Walkes only has three starts this campaign, but is an experienced defender who started almost every match for Atlanta last year, making the defensive breakdown a surprising mistake in an otherwise even game
At halftime, Lattanzio pumped up the team and they came out ready to score. It took just over four minutes for forward Andre Shinyashiki to score the equalizer off a rebounded save. The goal was Shinyashiki’s third of the campaign, tying midfielder Ben Bender for the second-most goals this season. There was no assist on the goal, so corner flag-kicking specialist Bender continues to lead the team in assists with three.
Bad Blood with Charlotte FC
While there wouldn’t be another goal in the final 40 minutes of play, there was still plenty of drama. Corujo drew the ire of the Columbus supporters by stopping Hurtado from getting a brace. The crowd and Hurtado both believed Corujo should have drawn a foul, referees ruled that Corujo played the ball.
For the rest of the game, the entire stadium filled with boos and jeers whenever Corujo touched the ball. “When the crowd is on to you like that, it means they fear you and have respect,” coach Lattanzio told me after the game, calling Corujo a “talisman.”
Soon after, in the 59th minute, Hurtado responded with a body slam on Corujo that drew a yellow card, but was so flagrant it very well could have drawn a red. Hurtado’s blow left Corujo on the pitch for a long couple of minutes, but Charlotte’s captain would eventually get up, walk it off on the sidelines, and return to the pitch.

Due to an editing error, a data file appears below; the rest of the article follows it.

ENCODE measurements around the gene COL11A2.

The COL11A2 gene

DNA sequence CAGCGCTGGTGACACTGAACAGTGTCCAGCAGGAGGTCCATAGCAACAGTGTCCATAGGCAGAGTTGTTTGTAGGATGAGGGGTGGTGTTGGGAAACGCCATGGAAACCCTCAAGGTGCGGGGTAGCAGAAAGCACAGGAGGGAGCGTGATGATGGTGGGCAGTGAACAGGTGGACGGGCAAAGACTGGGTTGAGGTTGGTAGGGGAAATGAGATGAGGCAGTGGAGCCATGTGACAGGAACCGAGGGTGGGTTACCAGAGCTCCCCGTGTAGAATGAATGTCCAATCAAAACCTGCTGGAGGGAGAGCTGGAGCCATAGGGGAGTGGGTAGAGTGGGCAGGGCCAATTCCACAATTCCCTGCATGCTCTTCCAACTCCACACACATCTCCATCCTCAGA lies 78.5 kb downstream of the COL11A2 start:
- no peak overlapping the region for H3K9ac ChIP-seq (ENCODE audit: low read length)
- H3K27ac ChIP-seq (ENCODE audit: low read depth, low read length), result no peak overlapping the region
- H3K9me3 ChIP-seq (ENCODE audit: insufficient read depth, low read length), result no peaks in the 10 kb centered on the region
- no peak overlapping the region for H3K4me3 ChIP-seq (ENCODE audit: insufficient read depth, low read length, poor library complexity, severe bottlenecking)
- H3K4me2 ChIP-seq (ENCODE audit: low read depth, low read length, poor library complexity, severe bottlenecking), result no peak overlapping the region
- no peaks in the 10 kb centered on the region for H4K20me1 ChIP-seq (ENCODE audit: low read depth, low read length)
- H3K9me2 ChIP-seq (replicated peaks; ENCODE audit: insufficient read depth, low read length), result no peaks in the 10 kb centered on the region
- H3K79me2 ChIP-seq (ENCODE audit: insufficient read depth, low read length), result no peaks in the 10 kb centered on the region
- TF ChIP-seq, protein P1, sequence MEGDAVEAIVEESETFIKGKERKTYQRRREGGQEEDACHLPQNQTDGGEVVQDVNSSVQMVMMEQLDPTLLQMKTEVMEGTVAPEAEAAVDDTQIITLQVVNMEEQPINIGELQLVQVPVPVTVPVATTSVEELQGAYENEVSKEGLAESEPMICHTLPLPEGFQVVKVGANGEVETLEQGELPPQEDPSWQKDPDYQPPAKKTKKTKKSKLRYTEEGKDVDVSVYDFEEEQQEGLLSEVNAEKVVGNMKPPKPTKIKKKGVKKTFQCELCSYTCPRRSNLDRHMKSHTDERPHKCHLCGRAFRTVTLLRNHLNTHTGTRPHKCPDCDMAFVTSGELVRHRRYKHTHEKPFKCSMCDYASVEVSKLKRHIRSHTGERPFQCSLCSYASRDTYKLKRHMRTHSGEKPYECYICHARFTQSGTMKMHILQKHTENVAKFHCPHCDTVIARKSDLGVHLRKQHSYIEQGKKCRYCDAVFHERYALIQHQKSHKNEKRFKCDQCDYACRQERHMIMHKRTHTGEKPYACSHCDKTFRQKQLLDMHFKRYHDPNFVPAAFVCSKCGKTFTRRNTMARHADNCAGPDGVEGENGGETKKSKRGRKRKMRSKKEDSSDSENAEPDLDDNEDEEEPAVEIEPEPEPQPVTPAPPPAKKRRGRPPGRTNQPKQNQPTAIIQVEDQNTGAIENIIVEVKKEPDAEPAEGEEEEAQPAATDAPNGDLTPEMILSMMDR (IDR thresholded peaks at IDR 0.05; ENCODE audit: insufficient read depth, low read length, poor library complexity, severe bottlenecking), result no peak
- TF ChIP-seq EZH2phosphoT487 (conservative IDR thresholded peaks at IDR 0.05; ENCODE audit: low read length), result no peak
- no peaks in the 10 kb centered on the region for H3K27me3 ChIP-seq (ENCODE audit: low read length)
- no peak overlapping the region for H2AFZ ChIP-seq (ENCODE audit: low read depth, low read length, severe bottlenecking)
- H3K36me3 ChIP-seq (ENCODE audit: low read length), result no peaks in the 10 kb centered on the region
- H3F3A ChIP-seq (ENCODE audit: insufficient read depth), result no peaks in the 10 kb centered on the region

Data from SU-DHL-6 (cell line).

After the match, Hurtado came to Charlotte’s locker room to seek out Corujo, and both explained their case to one another, with Guzman pointing to the place where Columbus’ striker hurt his legs.
Hurtado and many of his teammates also came to say hi to Charlotte defender Harrison Afful, who previously played at Columbus. He was a popular guy all night and the last Charlotte player to enter the locker room after the match. Afful also had one of his best nights on the pitch with Charlotte, including a great cross in the 74th minute that could have assisted the go-ahead goal had someone been able to connect with it.
CF Montreal? Not again.
Charlotte has a packed schedule over the next two weeks. They play CF Montreal on the road on Saturday, June 25, then come back to host Austin at Bank of America Stadium on Thursday, then travel to Texas to face Houston on Sunday, July 3.
Montreal is a good team — better than their current 5th place standing on the Eastern Conference table would suggest — and they easily dispatched Charlotte 0-2 at home. In fact, they’re the only team to beat Charlotte at home since the home opener against the LA Galaxy.
Then-coach Miguel Ángel Ramírez believed Montreal was in a class above Charlotte, and while I’d love to be surprised, I don’t think this will be Charlotte’s first road win.
Coach Lattanzio is more optimistic, noting to me that Karol Świderski will be back. “We are going to need to be strong and we need to keep playing our football. Obviously I have big respect for Montreal, but we are there to win.”